I learned yet again to go beyond lines and circles, learning yet again the importance of feeling things down deep, when I hurried to help Felipe, whose wife and family had just died in a plane crash. I helped Arturo, his brother, as we stood and waited for hours in the heat, watching as officials opened each body bag they had carried from the helicopters to the basketball arena used as a temporary morgue, until, in the last helicopter trip of the day, the bags opened to familiar faces, and we were able to identify the bodies of their loved ones. Felipe wasn’t a Latter-day Saint; he was Catholic. I was from the United States, and he was from Colombia. He was athletic and an avid soccer player; my wife is the sportsman in our family. Despite our differences, Felipe and I bonded. Despite his being suicidal at the time, despite all the turmoil in his life that made him crawl into a shell and shut out the world, he would allow me in. This surprised me as much as it surprised his extended family, but in his darkest moments, they would come running to me repeatedly: “Come, Davy. Come quick. Felipe needs you again.” I’d hasten once more to his side—we’d sit, sometimes talk. He liked looking at pictures of my kids. But I felt that our hearts were in constant conversation, even in silence, and I could feel him taking strength from me, and I gave freely, for I knew that I had strength to spare. By connecting with those around him, with people for whom he cared deeply, he quickly learned to develop his own sources of strength.
Panorama Of Las Lajas Sanctuary, Ipiales, Colombia
Felipe asked me to be with him as he entered sacred ground, as he and Arturo returned to his apartment for the first time after the deaths of his wife and children. I was there when he entered the bedroom that he had shared with his wife, Amparo. Felipe just sat on the bed, and it was as if the energy just left him; he seemed like a beaten man, forsaken and alone. I looked over at the bedroom’s TV; on it, I saw a ceramic object and a stuffed toy, a plush lion cub, “Simba”, from “The Lion King.” A thought hit me to pick up the little Simba and to give it to Felipe to cuddle, which I did. Felipe pulled the toy to his barrel chest, doubled over as he sat on the edge of the bed, and just sobbed and sobbed and sobbed. My first thought was, “Oh, Dave, you blew it.” But immediately on its heels came the assurance that, no, this was exactly what Felipe needed. We stayed quiet a few minutes and let time pass; eventually, he approached me and said, “Thank you, Davy. That was perfect.” I’ll never know what that little Simba meant to Felipe and Amparo, nor do I need to know; maybe its only meaning was simply something to cuddle for the moment. Regardless, I followed an impulse when it occurred to me, and it appears it was the right thing to do. I had no need at the moment to be a tool in God’s hands, but Felipe was hurting, and God knew he was hurting and needed to heal some very deep wounds. And God trusted me to listen and to know without trying what Felipe was feeling down deep. It’s my feeling that on that day, I did my duty to God.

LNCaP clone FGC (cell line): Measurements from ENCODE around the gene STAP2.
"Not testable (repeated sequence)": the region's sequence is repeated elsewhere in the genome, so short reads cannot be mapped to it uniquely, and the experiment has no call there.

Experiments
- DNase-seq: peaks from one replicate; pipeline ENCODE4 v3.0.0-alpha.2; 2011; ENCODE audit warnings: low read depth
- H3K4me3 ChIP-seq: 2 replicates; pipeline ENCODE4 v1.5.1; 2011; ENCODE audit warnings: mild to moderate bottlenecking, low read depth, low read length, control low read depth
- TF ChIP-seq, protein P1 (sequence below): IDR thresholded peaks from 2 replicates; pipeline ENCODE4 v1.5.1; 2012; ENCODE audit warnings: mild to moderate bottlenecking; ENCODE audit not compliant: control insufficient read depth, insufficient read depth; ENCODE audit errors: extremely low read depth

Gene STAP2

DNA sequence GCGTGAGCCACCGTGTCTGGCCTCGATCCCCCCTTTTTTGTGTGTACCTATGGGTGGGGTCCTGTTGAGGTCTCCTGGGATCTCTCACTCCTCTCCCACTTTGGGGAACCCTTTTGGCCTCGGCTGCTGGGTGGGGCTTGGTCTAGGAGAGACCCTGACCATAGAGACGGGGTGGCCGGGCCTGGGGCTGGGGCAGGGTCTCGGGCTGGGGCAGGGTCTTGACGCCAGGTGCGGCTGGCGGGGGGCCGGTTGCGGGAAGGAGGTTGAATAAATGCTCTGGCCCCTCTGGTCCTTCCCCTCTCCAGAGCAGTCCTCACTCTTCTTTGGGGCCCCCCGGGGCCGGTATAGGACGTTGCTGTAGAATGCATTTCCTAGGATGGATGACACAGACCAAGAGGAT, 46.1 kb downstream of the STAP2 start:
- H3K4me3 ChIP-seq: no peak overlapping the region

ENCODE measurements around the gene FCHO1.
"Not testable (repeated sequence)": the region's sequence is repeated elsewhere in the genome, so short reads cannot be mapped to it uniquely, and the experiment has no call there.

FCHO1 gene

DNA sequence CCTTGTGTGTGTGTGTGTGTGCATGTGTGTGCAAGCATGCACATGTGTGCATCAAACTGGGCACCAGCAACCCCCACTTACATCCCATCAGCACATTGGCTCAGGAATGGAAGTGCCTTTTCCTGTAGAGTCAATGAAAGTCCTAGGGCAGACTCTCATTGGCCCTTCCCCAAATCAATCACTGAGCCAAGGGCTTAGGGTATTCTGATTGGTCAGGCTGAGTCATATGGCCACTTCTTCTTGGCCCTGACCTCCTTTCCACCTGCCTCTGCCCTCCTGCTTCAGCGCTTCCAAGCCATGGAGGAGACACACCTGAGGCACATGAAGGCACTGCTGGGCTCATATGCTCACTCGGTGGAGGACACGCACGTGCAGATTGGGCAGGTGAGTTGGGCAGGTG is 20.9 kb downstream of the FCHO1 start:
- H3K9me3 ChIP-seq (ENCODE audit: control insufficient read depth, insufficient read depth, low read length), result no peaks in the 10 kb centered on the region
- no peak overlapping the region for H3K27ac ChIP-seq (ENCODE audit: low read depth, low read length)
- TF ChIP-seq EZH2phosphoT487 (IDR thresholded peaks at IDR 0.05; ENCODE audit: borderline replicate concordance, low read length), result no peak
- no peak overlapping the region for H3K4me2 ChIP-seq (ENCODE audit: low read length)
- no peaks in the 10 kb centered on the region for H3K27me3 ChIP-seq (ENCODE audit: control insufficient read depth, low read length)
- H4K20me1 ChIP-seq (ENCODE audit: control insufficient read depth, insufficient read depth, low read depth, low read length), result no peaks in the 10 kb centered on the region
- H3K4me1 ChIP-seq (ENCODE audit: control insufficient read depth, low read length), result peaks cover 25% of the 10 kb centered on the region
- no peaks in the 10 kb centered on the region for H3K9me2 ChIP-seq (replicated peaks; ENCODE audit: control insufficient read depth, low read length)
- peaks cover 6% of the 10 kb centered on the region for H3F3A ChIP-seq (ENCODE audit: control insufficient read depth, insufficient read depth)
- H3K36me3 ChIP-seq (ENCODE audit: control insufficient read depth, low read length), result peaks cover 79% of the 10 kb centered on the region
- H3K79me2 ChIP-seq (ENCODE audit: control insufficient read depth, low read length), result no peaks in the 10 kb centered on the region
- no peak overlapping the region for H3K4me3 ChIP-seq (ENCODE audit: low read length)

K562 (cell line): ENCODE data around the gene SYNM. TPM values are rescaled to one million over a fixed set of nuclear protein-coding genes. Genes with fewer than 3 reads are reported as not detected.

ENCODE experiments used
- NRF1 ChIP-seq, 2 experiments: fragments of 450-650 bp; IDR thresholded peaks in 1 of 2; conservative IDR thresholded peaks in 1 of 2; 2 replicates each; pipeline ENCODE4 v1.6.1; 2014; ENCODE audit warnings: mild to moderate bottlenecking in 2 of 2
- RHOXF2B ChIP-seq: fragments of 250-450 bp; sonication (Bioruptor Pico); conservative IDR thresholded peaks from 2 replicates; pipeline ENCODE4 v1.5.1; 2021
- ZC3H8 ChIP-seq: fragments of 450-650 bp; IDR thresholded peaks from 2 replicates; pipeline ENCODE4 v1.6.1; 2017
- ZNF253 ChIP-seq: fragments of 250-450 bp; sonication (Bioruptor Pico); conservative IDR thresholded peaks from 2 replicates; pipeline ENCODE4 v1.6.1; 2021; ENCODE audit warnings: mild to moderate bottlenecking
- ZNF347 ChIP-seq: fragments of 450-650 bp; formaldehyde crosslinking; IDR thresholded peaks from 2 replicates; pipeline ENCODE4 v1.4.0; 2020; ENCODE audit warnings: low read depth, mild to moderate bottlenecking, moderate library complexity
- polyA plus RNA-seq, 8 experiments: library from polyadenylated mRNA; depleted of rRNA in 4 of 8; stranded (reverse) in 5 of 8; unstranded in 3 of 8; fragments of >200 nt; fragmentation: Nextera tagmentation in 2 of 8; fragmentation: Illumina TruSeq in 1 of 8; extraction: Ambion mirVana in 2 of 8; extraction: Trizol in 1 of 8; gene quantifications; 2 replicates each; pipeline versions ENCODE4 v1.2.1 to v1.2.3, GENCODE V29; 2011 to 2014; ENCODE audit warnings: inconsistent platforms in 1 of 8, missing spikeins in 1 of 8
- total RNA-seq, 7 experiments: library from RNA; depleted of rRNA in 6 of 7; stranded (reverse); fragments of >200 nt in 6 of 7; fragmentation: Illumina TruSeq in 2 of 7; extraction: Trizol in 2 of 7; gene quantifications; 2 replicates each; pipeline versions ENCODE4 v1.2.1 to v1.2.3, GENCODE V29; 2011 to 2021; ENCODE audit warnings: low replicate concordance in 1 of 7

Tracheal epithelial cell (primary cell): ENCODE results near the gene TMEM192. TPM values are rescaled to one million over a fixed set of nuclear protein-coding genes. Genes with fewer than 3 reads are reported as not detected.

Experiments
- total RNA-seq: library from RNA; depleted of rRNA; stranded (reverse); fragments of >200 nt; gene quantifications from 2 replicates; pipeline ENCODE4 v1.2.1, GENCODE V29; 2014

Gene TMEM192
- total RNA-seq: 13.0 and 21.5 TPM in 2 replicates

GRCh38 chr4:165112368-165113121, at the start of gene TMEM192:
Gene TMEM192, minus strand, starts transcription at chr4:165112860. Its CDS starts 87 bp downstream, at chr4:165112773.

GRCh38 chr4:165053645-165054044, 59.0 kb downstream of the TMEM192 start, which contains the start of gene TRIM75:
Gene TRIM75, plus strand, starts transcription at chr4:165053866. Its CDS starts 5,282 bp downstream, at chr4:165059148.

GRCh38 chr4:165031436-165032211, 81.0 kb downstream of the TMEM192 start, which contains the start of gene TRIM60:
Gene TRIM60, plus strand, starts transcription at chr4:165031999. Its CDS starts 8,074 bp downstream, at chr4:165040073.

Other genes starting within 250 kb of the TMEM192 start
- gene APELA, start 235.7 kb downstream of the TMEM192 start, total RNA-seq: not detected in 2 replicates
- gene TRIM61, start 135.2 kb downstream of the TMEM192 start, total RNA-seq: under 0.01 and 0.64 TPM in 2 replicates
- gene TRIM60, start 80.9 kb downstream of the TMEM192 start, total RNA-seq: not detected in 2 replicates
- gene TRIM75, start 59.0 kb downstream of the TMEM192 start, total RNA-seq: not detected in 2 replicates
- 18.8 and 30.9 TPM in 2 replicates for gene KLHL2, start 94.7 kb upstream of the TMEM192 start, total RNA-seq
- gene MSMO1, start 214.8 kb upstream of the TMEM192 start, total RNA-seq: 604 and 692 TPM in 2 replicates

Interfaith experiences can even occur among people of the same faith. When I lived in another state, my congregation leaders assigned me as a home teacher (a volunteer shepherd) to a family with five young children. Jason and I had nothing in common, and our belief systems were vastly different, even though we were both LDS. For example, he held a cultural belief in the little people, such as leprechauns and fairies, and several of his tattoos bore an Irish Celtic theme, whereas my Celtic roots are Welsh, and the little people are not part of my reality. Despite his severe substance abuse concerns, this young father and I bonded easily, to the amazement of everyone in our congregation, including ourselves. I’d been visiting him for about a year, and he was working very hard to stay clean—he had recently developed a deeper desire to conquer his addictions, to really lick it this time. On one visit, we had just sat down to talk with Jason and his wife, when he interrupted, “How do you do it, Dave? How do you get us to feel these things?” After that, we opened our hearts to each other like never before, and our souls were knit together like David and Jonathan of old. It was as if we could read each other’s minds. Each time, we would plan our next visit, a week away or more often a month away, depending on what he felt he needed for support. Sometimes, in the dead of night, when the pull of drugs was strong and he was weak and needed to talk, he would just call me out of the blue and say, “Please come, Dave. I need your help. I need to stay clean.” These were some of my favorite moments. We’d sit on the stoop of his small house in the darkness, and we’d have the most amazing discussions filled with light. As we talked of truths at night (“Sweet Is the Work,” end of Verse 1), I remember many times thinking, “There is nowhere else on earth that I would rather be than right here, right now, on this stoop, talking with this man.” I could feel him taking courage from me, and I gave freely, for I knew that I had courage to spare. But I simply could not go to see him often enough, and I looked forward to each visit with all my heart. Eventually, he moved away, then I moved, and always I will miss our conversations.
Accra Ghana LDS Temple Grounds